Acharya Tulsi - Fifty Years Of Selfless Dedication: Perception of Thoughts-Equanimity

Published: 01.10.2012

The psyche itself is not directly perceptible. Its character is that of conscious activities. 'To know' and 'to perceive' are parts of its performance. The body and the mind are the instruments of its performance. All spiritual disciplines aim at pure conscious performance, i.e. pure knowledge and pure perception. This is also a state of infinite bliss and unadulterated happiness. Delusion, however, perverts our perception and makes our knowledge fragmented and piecemeal. Our perception having been contaminated with the emotions of likes and dislikes cannot be impartial. Equanimity can be achieved by impartial (uncontaminated) perception or we can say that pure perception is equanimity itself.

We hear, see. smell, taste and touch through our respective sense organs and the mind. Our mind is also the instrument of conceptual thinking. Attachment to what we like and aversion to what we dislike is natural. One who is impartial to both likes and dislikes is equanimous. It means that only he is equanimous whose perception is pure and uncontaminated by attachment and/or aversion. Practice in Preksha Dhyana progressively develops equanimity. As we progress, pleasant and unpleasant sensations fail to produce the emotions of likes and dislikes. Consequently, the feelings of attachment and aversion gradually disappear. This, in turn, further develops our capacity for pure perception. The cumulative effect ultimately leads to totally pure knowledge and pure perception.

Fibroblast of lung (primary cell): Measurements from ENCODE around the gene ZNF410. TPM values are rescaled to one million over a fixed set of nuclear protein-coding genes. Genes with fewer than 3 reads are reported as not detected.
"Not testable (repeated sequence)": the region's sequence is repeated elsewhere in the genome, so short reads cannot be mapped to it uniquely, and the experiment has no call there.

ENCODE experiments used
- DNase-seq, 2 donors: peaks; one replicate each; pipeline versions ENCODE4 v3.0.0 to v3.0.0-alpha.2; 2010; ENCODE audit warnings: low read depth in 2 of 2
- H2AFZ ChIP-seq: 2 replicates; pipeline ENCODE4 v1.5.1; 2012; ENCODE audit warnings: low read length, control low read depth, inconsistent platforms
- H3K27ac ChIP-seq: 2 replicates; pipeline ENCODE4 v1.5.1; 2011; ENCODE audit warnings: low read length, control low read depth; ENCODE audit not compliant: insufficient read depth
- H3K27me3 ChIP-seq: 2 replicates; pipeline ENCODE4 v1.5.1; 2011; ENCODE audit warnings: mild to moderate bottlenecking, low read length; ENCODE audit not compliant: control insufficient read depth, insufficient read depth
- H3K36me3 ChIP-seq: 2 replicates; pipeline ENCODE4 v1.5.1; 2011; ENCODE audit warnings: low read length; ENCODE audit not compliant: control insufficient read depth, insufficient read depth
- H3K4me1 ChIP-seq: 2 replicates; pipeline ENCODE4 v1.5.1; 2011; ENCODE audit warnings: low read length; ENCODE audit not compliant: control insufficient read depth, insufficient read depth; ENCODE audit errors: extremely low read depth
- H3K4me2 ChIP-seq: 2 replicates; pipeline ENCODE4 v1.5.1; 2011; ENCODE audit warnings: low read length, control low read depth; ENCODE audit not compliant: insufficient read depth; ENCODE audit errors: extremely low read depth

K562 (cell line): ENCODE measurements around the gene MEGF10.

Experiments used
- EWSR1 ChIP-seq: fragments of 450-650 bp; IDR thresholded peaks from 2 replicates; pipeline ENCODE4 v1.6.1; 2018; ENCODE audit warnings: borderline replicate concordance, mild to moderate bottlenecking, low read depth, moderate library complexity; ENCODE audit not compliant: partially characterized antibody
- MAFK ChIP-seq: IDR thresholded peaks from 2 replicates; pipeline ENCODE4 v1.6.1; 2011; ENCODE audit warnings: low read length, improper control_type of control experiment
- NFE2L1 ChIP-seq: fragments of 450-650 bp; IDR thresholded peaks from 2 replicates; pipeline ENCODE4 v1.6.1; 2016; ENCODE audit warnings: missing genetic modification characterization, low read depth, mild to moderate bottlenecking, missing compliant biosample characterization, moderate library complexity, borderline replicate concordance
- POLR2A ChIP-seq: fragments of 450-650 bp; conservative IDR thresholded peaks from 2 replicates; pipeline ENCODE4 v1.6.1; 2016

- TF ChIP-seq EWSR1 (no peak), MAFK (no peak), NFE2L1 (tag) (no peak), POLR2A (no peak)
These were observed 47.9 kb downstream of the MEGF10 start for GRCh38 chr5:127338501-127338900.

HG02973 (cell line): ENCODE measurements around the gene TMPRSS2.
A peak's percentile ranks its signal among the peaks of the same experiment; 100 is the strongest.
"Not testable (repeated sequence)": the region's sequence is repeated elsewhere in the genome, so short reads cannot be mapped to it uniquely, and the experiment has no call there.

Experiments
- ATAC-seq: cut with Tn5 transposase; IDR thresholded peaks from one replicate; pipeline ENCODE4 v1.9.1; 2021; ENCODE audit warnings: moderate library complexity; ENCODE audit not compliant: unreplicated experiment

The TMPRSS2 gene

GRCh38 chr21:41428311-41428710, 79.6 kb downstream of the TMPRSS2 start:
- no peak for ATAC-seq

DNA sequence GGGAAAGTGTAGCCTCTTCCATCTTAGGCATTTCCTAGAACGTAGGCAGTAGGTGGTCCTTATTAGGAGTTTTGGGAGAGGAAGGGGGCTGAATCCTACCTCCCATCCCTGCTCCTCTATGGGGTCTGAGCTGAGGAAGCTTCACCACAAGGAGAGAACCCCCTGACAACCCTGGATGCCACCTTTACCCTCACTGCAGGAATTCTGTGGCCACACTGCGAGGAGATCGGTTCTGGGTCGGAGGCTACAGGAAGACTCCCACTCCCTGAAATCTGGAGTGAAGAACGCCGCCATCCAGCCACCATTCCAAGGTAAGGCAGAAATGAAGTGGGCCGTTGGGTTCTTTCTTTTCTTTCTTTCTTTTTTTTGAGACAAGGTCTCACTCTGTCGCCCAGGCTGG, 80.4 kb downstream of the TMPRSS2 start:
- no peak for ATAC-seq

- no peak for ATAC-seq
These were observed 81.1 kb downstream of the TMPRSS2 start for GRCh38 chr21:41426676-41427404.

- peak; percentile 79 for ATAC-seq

Our mind functions in many ways. At one time a train of thoughts and at another some conceptual planning may occupy it. All these activities can be perceived impartially during meditational practice. The significance of such perception is that the 'spiritual self is distinguished from 'thought'. The 'Self is the 'spectator', while mental activity is the object of awareness. This is not mere imagination or autosuggestion but a reality. As soon as one commences the perception of thought as an impartial spectator, the train begins to slow down and (if perception continues) ultimately comes to a halt. Regular practice in thought-perception develops the perceptive capacity to a degree where it is able to divulge others' thoughts also.

As stated earlier, the conscious self in its purest state is capable of experiencing the entire universal reality at once. Delusion drastically reduces this innate capacity and our knowledge becomes fragmented. Delusion is nourished by the emotions of attachment and aversion. To develop and ultimately unobfuscate the inherent capacity for omniscience, one has to commence diluting the emotions of likes and dislikes and of pleasure and pain. And for doing so impartial perception is the only available tool. Though obfuscated, our conscious self is always capable of executing its authority, which can be used to further develop equanimity. Thus equanimity begets purity of perception, and the purer the perception, the higher is the level of equanimity The cumulative result of the successive exchanges of cause and effect ultimately brings about the purest possible perception and instant cognition of the entire reality.

Sources
Title:
Acharya Tulsi - Fifty Years Of Selfless Dedication
Publisher:
Jain Vishva Bharati Ladnun
Shrichand Bengani

Editor-in-Chief:

R.P. Bhatnagar

Editors:

● S.L. Gandhi
● Rajul Bhargava, Department of English, University of Rajasthan, Jaipur
● Ashok K. Jha, Department of English, LBS College, Jaipur

Edition:
First Edition, 1985-2000

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Some texts contain  footnotes  and  glossary  entries. To distinguish between them, the links have different colors.
  1. Body
  2. Dhyana
  3. Equanimity
  4. Preksha
  5. Preksha Dhyana
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